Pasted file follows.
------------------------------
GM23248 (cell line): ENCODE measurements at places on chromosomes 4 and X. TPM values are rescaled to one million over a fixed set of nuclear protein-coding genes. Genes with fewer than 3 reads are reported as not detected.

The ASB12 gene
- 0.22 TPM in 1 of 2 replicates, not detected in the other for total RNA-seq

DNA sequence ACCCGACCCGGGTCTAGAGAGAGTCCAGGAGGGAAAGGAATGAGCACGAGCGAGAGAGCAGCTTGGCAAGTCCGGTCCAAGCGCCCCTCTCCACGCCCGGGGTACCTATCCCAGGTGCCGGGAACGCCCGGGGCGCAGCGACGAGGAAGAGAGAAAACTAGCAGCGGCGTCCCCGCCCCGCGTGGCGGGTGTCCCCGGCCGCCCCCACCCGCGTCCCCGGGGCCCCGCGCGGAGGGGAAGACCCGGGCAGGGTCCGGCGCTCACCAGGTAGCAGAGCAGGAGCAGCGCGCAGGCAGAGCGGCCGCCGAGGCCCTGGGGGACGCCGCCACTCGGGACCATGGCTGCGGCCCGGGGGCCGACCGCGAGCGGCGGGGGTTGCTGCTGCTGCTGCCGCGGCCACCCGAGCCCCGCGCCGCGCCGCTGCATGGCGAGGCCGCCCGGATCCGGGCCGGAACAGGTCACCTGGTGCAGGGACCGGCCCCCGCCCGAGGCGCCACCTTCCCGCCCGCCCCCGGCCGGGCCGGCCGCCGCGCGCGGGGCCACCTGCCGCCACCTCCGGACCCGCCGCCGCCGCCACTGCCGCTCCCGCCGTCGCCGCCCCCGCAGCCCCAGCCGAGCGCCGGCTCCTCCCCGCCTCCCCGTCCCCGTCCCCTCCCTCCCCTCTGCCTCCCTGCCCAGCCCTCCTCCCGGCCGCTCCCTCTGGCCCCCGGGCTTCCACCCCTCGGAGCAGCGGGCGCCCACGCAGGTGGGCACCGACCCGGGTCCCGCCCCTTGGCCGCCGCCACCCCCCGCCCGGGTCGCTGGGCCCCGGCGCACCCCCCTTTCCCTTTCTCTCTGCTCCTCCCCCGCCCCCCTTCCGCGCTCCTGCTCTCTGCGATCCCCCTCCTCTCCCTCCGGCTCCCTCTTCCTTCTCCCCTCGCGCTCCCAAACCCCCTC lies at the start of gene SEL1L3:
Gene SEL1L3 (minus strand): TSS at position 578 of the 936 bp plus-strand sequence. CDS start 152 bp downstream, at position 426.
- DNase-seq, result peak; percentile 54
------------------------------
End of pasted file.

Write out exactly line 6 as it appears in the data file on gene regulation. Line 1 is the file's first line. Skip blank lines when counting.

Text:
- DNase-seq, result peak; percentile 54